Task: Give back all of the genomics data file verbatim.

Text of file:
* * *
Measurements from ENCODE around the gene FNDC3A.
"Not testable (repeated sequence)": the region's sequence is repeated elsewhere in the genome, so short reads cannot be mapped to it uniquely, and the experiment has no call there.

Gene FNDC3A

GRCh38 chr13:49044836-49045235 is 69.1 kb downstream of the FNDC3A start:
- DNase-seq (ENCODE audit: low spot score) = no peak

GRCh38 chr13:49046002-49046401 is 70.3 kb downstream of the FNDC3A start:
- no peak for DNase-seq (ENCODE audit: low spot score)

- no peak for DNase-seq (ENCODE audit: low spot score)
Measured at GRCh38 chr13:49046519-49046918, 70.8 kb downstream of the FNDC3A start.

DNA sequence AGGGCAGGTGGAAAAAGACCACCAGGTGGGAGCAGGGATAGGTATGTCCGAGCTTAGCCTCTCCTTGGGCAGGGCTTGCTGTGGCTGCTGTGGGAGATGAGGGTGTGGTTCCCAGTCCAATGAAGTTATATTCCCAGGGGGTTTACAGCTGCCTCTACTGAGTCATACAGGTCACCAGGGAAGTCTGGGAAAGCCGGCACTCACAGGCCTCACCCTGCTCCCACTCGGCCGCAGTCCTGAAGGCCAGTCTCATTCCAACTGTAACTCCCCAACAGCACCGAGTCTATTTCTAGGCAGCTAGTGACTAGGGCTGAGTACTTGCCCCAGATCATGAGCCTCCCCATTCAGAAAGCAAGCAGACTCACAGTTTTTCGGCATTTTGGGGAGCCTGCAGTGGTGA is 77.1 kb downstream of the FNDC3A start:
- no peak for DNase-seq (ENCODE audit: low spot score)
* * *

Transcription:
Measurements from ENCODE around the gene FNDC3A.
"Not testable (repeated sequence)": the region's sequence is repeated elsewhere in the genome, so short reads cannot be mapped to it uniquely, and the experiment has no call there.

Gene FNDC3A

GRCh38 chr13:49044836-49045235 is 69.1 kb downstream of the FNDC3A start:
- DNase-seq (ENCODE audit: low spot score) = no peak

GRCh38 chr13:49046002-49046401 is 70.3 kb downstream of the FNDC3A start:
- no peak for DNase-seq (ENCODE audit: low spot score)

- no peak for DNase-seq (ENCODE audit: low spot score)
Measured at GRCh38 chr13:49046519-49046918, 70.8 kb downstream of the FNDC3A start.

DNA sequence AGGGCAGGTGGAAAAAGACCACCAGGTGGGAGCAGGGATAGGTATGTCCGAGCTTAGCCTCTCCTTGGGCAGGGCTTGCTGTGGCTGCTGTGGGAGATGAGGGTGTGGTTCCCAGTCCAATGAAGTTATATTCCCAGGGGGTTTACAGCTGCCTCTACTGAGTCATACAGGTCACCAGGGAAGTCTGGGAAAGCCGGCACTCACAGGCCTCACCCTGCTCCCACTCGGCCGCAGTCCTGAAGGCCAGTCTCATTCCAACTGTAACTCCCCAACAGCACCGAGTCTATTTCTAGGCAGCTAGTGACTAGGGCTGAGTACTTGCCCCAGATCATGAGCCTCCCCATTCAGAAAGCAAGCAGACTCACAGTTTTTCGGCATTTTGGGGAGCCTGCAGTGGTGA is 77.1 kb downstream of the FNDC3A start:
- no peak for DNase-seq (ENCODE audit: low spot score)